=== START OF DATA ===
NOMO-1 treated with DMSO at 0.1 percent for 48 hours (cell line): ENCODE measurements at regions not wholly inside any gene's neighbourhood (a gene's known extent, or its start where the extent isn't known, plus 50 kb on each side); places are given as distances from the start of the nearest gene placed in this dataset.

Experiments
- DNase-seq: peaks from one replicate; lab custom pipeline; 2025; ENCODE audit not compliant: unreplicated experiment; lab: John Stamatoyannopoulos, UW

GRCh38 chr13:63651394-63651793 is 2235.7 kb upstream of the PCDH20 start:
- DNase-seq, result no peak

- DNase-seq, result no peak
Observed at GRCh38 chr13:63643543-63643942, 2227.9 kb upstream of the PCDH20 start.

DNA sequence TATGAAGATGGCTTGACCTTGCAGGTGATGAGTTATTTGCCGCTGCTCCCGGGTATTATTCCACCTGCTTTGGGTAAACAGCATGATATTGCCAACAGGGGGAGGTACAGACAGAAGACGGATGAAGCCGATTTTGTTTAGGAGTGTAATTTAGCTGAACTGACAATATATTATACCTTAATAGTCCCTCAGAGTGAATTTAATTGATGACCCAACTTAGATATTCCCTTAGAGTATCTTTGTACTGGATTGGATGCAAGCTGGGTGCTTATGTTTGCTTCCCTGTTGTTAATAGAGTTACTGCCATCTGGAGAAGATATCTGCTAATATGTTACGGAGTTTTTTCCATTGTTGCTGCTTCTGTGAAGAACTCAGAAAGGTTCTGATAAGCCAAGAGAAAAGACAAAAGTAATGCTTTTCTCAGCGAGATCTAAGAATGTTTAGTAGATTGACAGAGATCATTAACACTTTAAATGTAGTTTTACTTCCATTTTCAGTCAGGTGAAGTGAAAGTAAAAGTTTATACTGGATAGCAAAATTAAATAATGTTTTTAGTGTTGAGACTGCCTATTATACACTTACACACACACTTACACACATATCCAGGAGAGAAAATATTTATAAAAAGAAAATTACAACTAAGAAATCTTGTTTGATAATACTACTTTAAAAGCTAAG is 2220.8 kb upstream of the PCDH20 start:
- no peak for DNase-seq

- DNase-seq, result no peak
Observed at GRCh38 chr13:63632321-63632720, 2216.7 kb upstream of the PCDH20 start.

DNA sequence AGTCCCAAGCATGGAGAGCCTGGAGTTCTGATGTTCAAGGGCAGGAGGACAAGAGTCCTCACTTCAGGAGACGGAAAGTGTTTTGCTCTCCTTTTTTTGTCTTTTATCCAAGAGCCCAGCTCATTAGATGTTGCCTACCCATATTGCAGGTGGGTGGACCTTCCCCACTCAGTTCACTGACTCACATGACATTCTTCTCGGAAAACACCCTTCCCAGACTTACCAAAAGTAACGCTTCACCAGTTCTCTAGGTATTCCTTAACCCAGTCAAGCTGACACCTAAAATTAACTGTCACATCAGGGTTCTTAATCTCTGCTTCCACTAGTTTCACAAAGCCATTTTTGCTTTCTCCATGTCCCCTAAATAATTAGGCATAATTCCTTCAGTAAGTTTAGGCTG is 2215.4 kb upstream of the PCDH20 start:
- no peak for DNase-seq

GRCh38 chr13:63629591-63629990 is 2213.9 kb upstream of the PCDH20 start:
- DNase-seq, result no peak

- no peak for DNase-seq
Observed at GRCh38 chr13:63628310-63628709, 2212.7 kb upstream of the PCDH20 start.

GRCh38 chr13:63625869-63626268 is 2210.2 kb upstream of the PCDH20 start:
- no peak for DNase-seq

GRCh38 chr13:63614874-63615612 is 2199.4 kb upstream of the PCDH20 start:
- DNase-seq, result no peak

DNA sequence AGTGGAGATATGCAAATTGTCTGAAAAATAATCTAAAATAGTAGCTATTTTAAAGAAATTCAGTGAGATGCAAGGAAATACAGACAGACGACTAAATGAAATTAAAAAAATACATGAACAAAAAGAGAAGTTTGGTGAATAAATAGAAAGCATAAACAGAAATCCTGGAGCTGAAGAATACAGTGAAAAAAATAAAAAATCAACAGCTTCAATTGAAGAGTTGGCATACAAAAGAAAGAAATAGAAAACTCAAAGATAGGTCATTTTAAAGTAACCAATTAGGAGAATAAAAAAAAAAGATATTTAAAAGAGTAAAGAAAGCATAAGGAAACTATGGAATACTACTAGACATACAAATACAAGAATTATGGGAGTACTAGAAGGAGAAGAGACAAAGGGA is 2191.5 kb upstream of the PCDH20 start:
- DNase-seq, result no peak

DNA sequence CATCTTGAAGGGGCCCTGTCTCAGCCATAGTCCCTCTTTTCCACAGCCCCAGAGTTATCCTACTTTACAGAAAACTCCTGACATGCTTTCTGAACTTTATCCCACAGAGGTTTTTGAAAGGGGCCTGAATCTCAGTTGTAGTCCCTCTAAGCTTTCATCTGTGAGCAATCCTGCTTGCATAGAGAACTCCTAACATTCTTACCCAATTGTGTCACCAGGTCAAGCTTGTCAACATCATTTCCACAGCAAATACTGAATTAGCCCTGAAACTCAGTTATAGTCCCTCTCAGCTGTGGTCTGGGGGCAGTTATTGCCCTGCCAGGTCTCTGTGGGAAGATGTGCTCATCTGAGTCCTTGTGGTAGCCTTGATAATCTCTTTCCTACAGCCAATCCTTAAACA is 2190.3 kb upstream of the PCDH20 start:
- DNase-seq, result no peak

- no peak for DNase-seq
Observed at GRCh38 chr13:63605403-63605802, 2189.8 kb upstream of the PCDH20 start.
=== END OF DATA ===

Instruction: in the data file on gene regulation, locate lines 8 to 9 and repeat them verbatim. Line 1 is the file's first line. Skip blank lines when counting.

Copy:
DNA sequence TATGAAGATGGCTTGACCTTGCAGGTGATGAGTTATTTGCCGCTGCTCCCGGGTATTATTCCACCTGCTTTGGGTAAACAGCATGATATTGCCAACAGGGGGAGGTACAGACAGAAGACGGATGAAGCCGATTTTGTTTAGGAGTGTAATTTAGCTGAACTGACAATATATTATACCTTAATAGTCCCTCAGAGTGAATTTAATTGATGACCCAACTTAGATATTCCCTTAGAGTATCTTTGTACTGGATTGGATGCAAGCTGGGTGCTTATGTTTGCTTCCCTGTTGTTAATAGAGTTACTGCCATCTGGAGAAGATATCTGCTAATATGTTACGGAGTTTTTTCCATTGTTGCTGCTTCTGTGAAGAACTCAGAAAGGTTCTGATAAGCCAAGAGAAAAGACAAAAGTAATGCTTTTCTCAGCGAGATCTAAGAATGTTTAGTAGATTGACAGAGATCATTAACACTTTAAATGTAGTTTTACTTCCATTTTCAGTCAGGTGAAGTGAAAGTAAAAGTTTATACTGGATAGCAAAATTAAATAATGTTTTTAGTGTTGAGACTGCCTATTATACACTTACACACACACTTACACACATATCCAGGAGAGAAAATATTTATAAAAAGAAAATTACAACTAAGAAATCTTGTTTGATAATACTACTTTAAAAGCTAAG is 2220.8 kb upstream of the PCDH20 start:
- no peak for DNase-seq